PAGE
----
T. Rowe Price Japan Fund
The T. Rowe Price Japan Fund (PRJPX) states that it seeks “long-term growth of capital through investment in the common stocks of companies located, or with primary operations, in Japan.”
The fund house is of the view that even though economic growth in Japan has slowed, several important aspects of a productive economy remain firmly in place. Aspects like “a strongly motivated work force and first-class technical and production capabilities” are important to an economy and remain unscathed in Japan.
The T. Rowe Price Japan Fund (PRJPX) is well diversified with 78 holdings as of December 2015. It was managing assets worth $330.08 million at the end of December. As of December, its equity holdings included Astellas Pharma, Inc. (ALPMY), Fujifilm Holdings Corporation (FUJIY), Nintendo Co. Ltd. (NTDOY), NTT DoCoMo, Inc. (DCM), and SoftBank Group Corp. (SFTBY), comprising 10.0% of the fund’s portfolio.
For this analysis, we will be considering PRJPX’s holdings as of September 2015, which is the latest available complete portfolio. The post-September holdings reflect the valuation-driven changes to the portfolio, not the actual holdings. The fund declares its holdings once in a quarter.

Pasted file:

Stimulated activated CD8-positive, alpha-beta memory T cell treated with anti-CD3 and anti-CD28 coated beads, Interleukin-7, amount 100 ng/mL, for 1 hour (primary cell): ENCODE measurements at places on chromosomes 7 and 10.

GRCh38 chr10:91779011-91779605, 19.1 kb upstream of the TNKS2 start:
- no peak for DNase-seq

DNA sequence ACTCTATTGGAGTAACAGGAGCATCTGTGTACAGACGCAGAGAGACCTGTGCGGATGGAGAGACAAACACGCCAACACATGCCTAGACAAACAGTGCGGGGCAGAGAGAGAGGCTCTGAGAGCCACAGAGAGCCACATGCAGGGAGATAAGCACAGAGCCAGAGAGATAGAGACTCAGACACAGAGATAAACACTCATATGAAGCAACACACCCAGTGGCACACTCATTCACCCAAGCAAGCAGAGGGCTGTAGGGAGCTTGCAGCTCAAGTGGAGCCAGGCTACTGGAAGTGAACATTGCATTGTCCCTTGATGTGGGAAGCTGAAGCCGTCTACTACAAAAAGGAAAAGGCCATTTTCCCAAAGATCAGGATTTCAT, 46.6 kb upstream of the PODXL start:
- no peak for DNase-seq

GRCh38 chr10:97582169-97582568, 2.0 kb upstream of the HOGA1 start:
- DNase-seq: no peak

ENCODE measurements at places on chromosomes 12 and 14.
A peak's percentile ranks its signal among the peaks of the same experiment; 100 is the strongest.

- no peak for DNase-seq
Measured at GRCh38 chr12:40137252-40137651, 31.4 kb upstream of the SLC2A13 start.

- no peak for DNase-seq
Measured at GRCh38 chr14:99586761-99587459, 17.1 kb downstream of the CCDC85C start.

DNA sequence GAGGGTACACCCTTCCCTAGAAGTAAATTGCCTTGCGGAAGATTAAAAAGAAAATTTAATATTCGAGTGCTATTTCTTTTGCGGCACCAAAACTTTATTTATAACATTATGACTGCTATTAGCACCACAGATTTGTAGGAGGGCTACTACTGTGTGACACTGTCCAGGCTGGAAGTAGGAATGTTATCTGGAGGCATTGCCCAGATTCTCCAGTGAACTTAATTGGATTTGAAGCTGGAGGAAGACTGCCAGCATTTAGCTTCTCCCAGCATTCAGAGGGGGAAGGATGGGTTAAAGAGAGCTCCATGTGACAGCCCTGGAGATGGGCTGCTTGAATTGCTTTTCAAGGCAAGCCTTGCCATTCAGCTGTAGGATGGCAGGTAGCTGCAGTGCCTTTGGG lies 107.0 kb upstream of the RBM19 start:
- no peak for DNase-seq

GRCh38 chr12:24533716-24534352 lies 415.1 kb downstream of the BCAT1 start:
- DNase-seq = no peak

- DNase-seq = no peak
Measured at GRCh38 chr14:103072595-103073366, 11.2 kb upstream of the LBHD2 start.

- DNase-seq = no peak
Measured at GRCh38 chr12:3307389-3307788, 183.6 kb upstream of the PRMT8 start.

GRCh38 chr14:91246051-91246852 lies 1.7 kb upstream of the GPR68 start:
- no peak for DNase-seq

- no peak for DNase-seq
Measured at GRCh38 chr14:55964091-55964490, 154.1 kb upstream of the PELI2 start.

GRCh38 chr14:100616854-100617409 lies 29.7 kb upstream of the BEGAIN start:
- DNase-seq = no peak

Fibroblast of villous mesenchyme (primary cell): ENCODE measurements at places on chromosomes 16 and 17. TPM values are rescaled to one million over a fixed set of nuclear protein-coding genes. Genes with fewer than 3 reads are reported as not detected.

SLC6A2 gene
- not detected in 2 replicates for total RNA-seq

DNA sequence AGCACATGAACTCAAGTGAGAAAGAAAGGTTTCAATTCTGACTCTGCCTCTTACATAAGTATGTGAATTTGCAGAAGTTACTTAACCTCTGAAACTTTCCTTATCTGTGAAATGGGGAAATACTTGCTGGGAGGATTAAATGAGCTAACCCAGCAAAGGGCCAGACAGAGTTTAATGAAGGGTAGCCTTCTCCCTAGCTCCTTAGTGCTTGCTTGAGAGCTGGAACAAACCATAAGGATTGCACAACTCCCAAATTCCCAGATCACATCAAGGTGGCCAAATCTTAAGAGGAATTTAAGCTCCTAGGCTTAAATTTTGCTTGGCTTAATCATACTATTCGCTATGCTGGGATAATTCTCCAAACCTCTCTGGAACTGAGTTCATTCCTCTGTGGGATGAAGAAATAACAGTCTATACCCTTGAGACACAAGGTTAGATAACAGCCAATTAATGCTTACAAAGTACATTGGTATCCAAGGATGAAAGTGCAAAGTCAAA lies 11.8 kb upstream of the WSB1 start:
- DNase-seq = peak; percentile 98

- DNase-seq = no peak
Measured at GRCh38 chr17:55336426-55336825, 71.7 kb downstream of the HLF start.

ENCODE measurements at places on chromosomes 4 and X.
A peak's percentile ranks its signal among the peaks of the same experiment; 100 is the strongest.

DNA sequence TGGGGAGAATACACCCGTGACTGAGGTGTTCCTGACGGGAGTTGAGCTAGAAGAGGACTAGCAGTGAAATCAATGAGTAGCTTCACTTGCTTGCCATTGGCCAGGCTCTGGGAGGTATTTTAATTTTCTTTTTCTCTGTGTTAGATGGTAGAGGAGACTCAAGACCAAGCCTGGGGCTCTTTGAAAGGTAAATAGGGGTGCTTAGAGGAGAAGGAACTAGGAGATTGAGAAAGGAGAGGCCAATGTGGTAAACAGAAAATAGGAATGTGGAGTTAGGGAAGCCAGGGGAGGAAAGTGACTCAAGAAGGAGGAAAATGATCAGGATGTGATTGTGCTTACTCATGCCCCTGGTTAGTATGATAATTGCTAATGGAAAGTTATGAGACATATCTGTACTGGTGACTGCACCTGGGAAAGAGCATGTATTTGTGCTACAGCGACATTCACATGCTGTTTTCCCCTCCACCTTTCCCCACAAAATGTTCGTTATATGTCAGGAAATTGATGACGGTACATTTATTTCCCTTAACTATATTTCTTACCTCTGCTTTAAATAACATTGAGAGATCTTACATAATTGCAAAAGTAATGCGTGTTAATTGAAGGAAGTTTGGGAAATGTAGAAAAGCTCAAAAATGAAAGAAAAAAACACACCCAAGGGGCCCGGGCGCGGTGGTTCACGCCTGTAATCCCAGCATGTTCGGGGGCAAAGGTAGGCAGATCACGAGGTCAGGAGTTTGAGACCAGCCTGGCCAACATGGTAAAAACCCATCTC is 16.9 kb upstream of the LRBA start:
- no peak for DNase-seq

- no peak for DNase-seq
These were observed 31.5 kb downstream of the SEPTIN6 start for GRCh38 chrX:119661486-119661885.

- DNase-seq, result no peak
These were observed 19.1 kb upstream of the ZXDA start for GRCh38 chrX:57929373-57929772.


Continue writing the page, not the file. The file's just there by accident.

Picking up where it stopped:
PRJPX has industrials at its core, with the sector forming over a quarter of the fund’s portfolio. Apart from having industrials at the core, the fund manager has increased exposure to this sector in 2015. Stocks from the consumer discretionary sector form a fifth of the fund’s portfolio. But unlike industrials, exposure to the sector has been reduced compared to a year ago.
Information technology, financials, telecom services, and consumer staples command 10%–12% of the fund’s assets each. However, they have been dealt with differently during the year. Although exposure to staples and information technology sectors increased, financials saw a sharp decline in share.
On the other hand, exposure to telecom services fluctuated from 9%–11% for 2015. Apart from financials, healthcare has been another sector that has seen a sharp drop in exposure. The fund is not invested in the energy and utilities sectors.
In the next article, we’ll look at how the PRJPX performed in 2015.